English has many unusual words too. Let’s look at some of them and their meanings.

  1. Discombobulate. This informal word is used humorously, and it means “to confuse someone or to make them feel uncomfortable”.

  2. Lackadaisical. You won’t normally hear this word in everyday conversations, as it’s formal. It means “lacking enthusiasm and effort” (This hotel service is so lackadaisical).

  3. Woebegone. You might stumble upon this word in literature. It means “looking very sad” (Her dog sat by the door with a woebegone expression).

  4. Lollygag. She likes to lollygag at the beach. What does she actually do? Well, she simply spends her time aimlessly.

  5. Cacophony. What a cacophony! This means “a lot of unbearable noise”.

Attend classes at one of the best Los Angeles English language schools

Do you want to hear more surprising facts about English and learn about its long history in Los Angeles? Or, do you need help mastering your English? Come to the College of English, and let our native teachers accompany you on your language-learning adventure.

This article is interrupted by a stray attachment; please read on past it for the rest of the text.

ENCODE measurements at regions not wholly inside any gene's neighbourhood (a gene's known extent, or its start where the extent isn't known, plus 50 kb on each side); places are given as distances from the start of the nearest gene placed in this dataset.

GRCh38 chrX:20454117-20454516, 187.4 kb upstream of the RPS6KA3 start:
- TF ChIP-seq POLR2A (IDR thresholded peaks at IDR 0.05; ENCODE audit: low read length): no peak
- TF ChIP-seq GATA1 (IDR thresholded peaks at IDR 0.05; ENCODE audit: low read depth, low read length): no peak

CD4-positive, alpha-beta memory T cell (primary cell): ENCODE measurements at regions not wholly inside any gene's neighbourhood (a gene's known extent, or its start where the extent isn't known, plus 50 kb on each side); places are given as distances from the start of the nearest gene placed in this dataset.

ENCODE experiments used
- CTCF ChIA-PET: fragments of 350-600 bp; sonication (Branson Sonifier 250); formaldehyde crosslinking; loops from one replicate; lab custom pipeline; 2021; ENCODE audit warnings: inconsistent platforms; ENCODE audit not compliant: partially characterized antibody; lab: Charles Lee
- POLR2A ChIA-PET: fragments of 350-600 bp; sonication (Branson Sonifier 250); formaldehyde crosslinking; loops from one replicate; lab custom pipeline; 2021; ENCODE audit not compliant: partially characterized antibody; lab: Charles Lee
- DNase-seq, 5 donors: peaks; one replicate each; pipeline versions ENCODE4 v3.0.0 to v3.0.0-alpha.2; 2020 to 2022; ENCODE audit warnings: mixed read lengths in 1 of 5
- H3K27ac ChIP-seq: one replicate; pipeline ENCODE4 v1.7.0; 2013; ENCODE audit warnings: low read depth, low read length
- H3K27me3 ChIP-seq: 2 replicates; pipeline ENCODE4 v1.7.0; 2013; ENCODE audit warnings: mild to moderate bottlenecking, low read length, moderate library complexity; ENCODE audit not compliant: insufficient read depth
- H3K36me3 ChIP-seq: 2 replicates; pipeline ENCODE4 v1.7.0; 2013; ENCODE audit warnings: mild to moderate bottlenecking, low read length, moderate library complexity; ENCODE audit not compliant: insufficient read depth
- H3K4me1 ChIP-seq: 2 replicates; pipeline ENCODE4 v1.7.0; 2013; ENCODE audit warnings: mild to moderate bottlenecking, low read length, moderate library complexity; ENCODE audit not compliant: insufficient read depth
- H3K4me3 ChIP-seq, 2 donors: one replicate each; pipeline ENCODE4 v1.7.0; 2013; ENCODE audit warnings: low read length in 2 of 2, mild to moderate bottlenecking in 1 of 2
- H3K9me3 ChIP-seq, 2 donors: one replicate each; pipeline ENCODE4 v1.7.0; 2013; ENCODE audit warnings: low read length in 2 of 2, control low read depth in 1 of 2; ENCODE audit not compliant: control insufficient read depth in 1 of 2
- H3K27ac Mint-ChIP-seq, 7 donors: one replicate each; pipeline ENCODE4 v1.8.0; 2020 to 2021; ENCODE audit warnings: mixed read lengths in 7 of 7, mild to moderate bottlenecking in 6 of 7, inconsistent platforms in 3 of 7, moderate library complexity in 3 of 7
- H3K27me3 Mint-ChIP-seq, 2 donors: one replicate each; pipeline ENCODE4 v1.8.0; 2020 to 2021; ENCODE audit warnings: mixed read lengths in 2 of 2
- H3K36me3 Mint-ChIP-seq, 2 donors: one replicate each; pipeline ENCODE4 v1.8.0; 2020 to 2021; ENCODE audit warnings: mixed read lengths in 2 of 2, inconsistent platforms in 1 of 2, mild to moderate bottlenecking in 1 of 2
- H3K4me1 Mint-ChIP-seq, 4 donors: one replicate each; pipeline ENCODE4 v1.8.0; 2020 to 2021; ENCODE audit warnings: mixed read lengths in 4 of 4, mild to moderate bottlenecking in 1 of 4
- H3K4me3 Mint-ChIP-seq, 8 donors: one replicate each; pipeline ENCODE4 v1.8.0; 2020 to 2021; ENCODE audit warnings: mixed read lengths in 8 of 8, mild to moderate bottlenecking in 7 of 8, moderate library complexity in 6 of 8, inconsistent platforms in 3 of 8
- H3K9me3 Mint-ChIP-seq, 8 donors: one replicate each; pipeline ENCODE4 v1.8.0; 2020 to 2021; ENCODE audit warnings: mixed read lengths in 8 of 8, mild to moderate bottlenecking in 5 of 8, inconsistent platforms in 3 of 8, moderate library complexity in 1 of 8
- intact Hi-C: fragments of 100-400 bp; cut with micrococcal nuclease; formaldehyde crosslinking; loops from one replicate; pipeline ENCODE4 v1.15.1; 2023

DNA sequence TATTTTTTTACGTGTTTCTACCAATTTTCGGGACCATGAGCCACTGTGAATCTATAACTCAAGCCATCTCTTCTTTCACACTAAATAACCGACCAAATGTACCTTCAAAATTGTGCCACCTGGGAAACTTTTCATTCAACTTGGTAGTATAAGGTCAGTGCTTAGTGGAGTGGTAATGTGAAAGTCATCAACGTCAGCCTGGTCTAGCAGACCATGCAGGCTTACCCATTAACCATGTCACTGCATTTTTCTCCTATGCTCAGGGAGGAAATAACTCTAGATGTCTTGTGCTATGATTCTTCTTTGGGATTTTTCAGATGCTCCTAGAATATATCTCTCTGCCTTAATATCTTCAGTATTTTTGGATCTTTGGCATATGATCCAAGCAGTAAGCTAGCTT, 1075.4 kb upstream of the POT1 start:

They’re highly qualified and know how to recognize their students’ weaknesses. With them by your side, you’ll be sure you’re on the right path to honing your English language skills. Drop by on your way to Downtown Santa Monica, pick a course that suits you best, and let’s learn together!

The English language is known to be one of the most challenging languages to perfect. You may confirm this as well if you’ve been struggling with it for some time while attending courses at various Los Angeles language schools.

You’ve probably also had an impression that the English language can sometimes be weird, as you simply can’t understand all the rules and exceptions to them. Well, you’re right, some aspects of English do sound strange. Let’s look at some of them. Read on!

What is strange about the English language?

Why do we say a house but not a hour? Or, why are vowels in aid and said different? The list of the English language peculiarities is long indeed. Today, we present the top five quirks.

1. Some words have the same vowel structure but aren’t pronounced in the same way. 

For instance, words like cough, rough, though, and through seem like they should rhyme, but they don’t, and no one knows why.

2. A/an rule.  

It’s generally taught that the article a should come before words beginning with consonants, and the article an goes before those beginning with vowels. That's not absolutely correct. A should be used before words that begin with a consonant sound (a clock), and an before words that begin with a vowel sound (an hour). So, pronunciation matters.